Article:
Recipe 6.20 Matching Abbreviations

6.20.1 Problem

Suppose you had a list of commands, such as "send", "abort", "list", and "edit". The user types one in, but you don't want to make them type out the whole thing.

6.20.2 Solution

Use the following technique if all strings start with different characters, or to arrange matches so one takes precedence over another, as "SEND" has precedence over "STOP" here:

chomp($answer = <>);
if    ("SEND"  =~ /^\Q$answer/i) { print "Action is send\n"  }
elsif ("STOP"  =~ /^\Q$answer/i) { print "Action is stop\n"  }
elsif ("ABORT" =~ /^\Q$answer/i) { print "Action is abort\n" }
elsif ("LIST"  =~ /^\Q$answer/i) { print "Action is list\n"  }
elsif ("EDIT"  =~ /^\Q$answer/i) { print "Action is edit\n"  }

Or use the Text::Abbrev module:

use Text::Abbrev;
$href = abbrev qw(send abort list edit);
for (print "Action: "; <>; print "Action: ") {
    my $action = $href->{ lc($_) };
    print "Action is $action\n";

6.20.3 Discussion

The first technique exchanges the typical operand order of a match. Normally you have a variable on the left side of the match and a known pattern on the right side. We might try to decide which action the user wanted us to take by saying $answer =~ /^ABORT/i, which is true if $answer begins with the string "ABORT". It matches regardless of whether $answer has anything after "ABORT", so "ABORT LATER" would still match. Handling abbreviations generally requires quite a bit of ugliness: $answer =~ /^A(B(O(R(T)?)?)?)?$/i.

Compare the classic variable =~ /pattern/ with "ABORT" =~ /^\Q$answer/i. The \Q escapes characters that would otherwise be treated specially: that way your program won't blow up if the user enters an invalid pattern. When the user enters something like "ab", the expanded match becomes "ABORT" =~ /^ab/i after variable substitution and metaquoting. This matches.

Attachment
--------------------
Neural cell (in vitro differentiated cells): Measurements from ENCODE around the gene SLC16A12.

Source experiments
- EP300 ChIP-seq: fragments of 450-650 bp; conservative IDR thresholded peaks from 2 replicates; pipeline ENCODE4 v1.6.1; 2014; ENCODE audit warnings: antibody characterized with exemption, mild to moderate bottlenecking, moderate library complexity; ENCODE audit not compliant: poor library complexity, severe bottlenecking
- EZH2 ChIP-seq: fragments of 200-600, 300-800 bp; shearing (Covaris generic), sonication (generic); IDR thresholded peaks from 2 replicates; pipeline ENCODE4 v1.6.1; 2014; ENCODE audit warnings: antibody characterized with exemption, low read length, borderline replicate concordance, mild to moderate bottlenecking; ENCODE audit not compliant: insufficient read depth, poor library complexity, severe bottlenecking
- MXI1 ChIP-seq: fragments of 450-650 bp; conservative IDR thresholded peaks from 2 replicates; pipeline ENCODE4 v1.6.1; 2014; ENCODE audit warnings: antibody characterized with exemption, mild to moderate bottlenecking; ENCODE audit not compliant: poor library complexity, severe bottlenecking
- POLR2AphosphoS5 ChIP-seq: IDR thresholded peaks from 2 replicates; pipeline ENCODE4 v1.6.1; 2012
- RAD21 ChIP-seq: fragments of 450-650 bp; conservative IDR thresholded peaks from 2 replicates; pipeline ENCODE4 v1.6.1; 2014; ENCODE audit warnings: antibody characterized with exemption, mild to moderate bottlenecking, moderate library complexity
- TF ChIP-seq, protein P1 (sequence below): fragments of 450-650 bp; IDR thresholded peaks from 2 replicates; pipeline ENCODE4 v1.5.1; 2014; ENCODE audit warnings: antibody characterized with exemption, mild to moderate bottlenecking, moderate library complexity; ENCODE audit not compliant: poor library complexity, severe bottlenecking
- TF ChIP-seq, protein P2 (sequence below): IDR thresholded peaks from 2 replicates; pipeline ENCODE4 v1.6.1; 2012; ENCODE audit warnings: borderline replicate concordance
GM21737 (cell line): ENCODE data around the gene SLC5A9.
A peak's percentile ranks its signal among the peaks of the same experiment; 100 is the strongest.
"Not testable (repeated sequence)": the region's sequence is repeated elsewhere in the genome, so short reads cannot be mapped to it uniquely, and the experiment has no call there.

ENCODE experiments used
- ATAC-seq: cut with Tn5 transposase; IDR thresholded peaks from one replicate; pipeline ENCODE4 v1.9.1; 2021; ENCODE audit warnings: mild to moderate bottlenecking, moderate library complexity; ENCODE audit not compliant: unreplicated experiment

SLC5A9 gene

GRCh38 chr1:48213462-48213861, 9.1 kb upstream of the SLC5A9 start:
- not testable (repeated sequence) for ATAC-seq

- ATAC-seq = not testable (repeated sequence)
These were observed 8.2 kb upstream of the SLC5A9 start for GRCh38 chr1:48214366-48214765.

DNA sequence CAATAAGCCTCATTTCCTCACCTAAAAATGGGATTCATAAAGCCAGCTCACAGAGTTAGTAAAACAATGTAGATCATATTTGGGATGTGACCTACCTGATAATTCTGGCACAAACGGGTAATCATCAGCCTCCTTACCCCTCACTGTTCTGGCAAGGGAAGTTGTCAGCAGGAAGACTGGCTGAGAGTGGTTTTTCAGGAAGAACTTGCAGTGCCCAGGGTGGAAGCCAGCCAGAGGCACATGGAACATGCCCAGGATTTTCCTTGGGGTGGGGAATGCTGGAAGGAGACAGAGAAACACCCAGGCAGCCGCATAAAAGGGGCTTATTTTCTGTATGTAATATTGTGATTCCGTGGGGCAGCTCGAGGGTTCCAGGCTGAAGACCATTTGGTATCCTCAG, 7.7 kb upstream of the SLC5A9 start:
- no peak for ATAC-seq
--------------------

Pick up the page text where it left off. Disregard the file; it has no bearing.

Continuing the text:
The standard Text::Abbrev module takes a different approach. You supply a list of words, and the abbrev( ) function returns a reference to a hash whose keys are all unambiguous abbreviations and whose values are the fully expanded strings. So if $href were created as in the Solution example, $href->{"a"} would return the string "abort".

This technique is commonly used to call a function based on the name of the string the user types in. Although it's possible to implement this using symbolic references, as in:

$name = 'send';
$name->($message);    # alternate, simpler syntax

that's scary because it lets the user run any function whose name they know (or can guess), not just those we want to make available to them. It also runs afoul of that pesky use strict 'refs' pragma.

Here's a partial program that creates a hash in which the key is the command name and the value is a reference to the function to call for that command:

# assumes that &invoke_editor, &deliver_message,
# $file and $PAGER are defined somewhere else.
use Text::Abbrev;
my($href, %actions, $errors);
%actions = (
    "edit"  => \&invoke_editor,
    "send"  => \&deliver_message,
    "list"  => sub { system($PAGER, $file) },
    "abort" => sub {
                    print "See ya!\n";
    ""      => sub {
                    print "Unknown command: $cmd\n";

$href = abbrev(keys %actions);
for (print "Action: "; my $choice = <>; print "Action: ") {
    $choice =~ s/^\s+//;       # trim leading  white space
    $choice =~ s/\s+$//;       # trim trailing white space
    next unless $choice;
    $actions->{ $href->{ lc($choice) } }->( );

If you're not into long expressions or need practice typing, that last statement could have been written:

$abbreviation = lc($_);
$expansion    = $href->{$abbreviation};
$coderef      = $actions->{$expansion};
$coderef->( );

6.20.4 See Also

The documentation for the standard Text::Abbrev module; interpolation is explained in the "Scalar Value Constructors" section of perldata(1), and in the "String Literals" section of Chapter 2 of Programming Perl